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Made In Hollywood Blog

Welcome to the Made In Hollywood Blog, where we share and discuss all things polystyrene from around the world, including cool point of sale implementations, innovative applications of polystyrene foam, and more. Subscribe to our RSS Feed.

September 7, 2009 – 5:20 pm

Formula 1 is go, go, dough.

- Posted in Extended Portfolio, Marketing related, Polystyrene Uses, Sport related by Fran

3D polystyrene F1 in Schools sign with Minister Batt O'Keefe

Minister Batt O'Keefe and Team Blink

The flag has dropped and we are into the start of a new school year, when kids across the country are encouraged to reach their potential and beyond, no matter what discipline they choose.
An example of this is F1 in Schools. This is a unique challenge that enables second-level students to get their hands on the latest technology from the worlds of engineering and manufacturing. The competition allows teams to design and manufacture compressed air-powered racing cars, to compete with other schools nationwide.
Minister for Education & Science, Batt O’Keeffe, was at the launch of the New 09-10 season last week. He spoke of stimulating and encouraging an interest in science, technology and engineering with pupils at secondary school level.
We employed quite a bit of technology and engineering ourselves to create the 3D sign used at the photo call. Using specialist software and computer-controlled (CNC) machines, we can produce a wide range of products suited to the engineering sector and other industries.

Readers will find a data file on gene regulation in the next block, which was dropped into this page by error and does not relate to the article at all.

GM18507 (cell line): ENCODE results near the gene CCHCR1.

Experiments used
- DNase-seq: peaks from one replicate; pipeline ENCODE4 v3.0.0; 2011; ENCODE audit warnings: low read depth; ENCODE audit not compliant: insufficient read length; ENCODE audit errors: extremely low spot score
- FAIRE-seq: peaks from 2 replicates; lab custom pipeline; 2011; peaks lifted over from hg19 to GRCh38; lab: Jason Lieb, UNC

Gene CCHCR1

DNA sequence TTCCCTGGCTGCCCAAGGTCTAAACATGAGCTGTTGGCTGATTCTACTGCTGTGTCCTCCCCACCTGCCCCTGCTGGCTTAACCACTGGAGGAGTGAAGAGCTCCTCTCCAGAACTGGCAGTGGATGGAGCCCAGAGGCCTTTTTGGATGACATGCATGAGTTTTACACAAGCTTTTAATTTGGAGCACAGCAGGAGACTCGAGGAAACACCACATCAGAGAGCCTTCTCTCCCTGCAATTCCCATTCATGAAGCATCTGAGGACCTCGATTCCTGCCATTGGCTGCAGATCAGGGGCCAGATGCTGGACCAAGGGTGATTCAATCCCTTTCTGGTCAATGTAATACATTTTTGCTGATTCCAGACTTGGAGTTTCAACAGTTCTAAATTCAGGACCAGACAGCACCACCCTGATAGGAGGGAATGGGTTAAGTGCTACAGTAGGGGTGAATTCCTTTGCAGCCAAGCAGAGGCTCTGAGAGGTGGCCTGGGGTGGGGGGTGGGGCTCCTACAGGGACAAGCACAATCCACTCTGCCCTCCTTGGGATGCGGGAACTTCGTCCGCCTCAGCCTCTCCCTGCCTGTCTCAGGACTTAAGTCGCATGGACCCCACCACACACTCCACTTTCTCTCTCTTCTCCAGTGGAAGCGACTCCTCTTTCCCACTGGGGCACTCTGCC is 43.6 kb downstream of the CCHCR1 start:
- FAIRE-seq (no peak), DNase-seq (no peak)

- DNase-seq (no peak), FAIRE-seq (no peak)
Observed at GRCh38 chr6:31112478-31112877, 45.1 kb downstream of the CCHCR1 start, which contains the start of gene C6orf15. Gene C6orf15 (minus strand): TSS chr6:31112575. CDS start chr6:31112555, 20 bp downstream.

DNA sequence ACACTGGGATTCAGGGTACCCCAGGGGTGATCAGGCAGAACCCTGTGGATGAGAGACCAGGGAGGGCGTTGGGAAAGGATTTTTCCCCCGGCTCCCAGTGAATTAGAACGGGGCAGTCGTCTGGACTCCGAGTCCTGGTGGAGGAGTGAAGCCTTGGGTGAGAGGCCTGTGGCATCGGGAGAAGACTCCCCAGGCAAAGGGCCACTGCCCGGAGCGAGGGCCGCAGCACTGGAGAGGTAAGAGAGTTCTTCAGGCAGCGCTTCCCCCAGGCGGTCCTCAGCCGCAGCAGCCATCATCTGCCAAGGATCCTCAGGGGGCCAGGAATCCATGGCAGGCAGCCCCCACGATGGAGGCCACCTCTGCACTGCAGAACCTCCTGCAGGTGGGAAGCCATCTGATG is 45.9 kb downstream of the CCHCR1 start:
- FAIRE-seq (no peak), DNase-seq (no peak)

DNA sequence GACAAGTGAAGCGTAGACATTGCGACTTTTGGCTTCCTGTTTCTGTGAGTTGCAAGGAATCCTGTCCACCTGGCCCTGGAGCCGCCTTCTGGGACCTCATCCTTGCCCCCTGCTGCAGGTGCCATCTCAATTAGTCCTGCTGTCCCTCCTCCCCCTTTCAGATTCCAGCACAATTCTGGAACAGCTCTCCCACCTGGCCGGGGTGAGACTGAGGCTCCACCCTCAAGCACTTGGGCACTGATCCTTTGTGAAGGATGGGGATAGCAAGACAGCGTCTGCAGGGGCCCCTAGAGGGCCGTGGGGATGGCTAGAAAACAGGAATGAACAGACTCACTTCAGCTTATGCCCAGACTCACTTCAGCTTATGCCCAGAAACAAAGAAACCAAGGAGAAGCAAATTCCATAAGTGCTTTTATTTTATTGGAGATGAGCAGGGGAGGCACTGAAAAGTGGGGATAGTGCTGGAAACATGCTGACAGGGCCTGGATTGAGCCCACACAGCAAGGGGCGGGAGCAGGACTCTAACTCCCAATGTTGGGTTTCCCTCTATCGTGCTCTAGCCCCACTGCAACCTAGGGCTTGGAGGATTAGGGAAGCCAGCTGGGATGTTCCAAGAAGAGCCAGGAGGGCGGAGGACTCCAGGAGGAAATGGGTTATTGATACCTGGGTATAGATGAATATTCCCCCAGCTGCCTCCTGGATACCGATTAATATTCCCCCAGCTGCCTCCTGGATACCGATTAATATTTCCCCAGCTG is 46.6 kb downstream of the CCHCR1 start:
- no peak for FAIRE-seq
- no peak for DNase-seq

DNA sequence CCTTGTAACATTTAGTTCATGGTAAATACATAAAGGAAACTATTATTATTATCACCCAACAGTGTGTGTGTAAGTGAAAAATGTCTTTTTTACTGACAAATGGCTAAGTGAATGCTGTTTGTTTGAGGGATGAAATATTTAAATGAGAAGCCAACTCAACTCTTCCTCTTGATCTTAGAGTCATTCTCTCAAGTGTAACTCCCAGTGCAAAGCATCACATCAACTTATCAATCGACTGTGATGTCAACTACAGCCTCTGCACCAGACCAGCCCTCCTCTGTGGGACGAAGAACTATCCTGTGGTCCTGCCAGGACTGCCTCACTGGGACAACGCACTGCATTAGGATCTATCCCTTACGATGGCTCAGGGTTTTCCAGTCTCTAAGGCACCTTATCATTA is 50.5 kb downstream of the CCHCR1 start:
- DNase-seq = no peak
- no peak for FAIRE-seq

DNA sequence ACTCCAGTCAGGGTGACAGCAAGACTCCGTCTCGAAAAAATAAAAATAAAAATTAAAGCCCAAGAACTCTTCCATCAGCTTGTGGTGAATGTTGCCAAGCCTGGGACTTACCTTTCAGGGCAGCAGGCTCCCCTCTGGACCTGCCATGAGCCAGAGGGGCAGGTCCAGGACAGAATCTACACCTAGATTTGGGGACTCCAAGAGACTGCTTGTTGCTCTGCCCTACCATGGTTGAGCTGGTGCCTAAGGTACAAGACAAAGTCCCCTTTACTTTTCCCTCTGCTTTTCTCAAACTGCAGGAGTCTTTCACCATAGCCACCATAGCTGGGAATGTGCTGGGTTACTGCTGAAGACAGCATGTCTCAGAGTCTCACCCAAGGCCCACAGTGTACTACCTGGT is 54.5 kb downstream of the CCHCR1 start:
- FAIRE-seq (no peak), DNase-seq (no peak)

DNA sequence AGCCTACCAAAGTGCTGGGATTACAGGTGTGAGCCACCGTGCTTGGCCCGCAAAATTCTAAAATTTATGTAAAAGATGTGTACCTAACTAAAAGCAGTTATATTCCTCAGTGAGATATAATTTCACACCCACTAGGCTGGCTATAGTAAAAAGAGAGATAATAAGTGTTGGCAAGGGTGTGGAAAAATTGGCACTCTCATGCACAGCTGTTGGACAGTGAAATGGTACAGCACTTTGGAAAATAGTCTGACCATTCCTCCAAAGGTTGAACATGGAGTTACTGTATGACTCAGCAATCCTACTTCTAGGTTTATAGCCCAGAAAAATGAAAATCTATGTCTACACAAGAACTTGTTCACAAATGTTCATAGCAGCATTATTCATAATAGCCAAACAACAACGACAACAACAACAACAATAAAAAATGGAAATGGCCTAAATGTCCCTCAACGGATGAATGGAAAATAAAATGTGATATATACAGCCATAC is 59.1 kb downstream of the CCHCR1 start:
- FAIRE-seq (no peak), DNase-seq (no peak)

F1 car created by Michael Salter from styrofoam packaging

F1 car created by Michael Salter from styrofoam packaging

If, however, you are intent on building a racing car, it isn’t always necessary to have the latest technology and machinery. Sometimes all you need is a little imagination and a whole lot of  Styrofoam packaging.
Regular readers of this blog might already be familiar with the work of  Michael Salter. In the past he has created giant “Styrobots” from expanded polystyrene (EPS). He has now turned his talent into building this F1 car that is on display at South Waterfront in Portland, Oregon. Again, he uses the packing foam found around our household electrical and furniture items.

Ferrari logo on this F1 foam car

Ferrari logo on this F1 foam car

But to prove a point, here is an example of a Ferrari Formula 1 car we produced using the technology described above, and a small amount of foam. The outline of a Ferrari was traced and fed into the computer software which, in turn, controlled the hot-wire machine that cut the shape. The prancing horse and logo were glued onto the painted outline. This formula 1 look-a-like was destined for a bedroom wall and not a race track on the far side of the world.

You need a lot of dough for this F1 car

You need a lot of dough for this F1 car

If you were on the far side of the world, in the Royal Plaza Hotel, you might run into this: Asia’s first life-sized bread race car.
The culinary executive chef from the hotel led a team of 6 chefs, 2 artists, 2 technicians, 2 culinary staff and 5 young volunteers from Metta Welfare Association to create this race car model. The team took 549 hours to assemble the car and used a total of 15 kg of yeast, 14 litres of water, 2 kg of salt and 10800 ml of food varnish! The completed car is made up of 1,000 loaves and 22 varieties of bread, and not a sliced pan loaf to be seen anywhere. (via Klik.TV)

It seems quite obvious that someone must have misunderstood when they said it would take “a tonne of dough to make a racing car”; or should that be “bake a racing car”?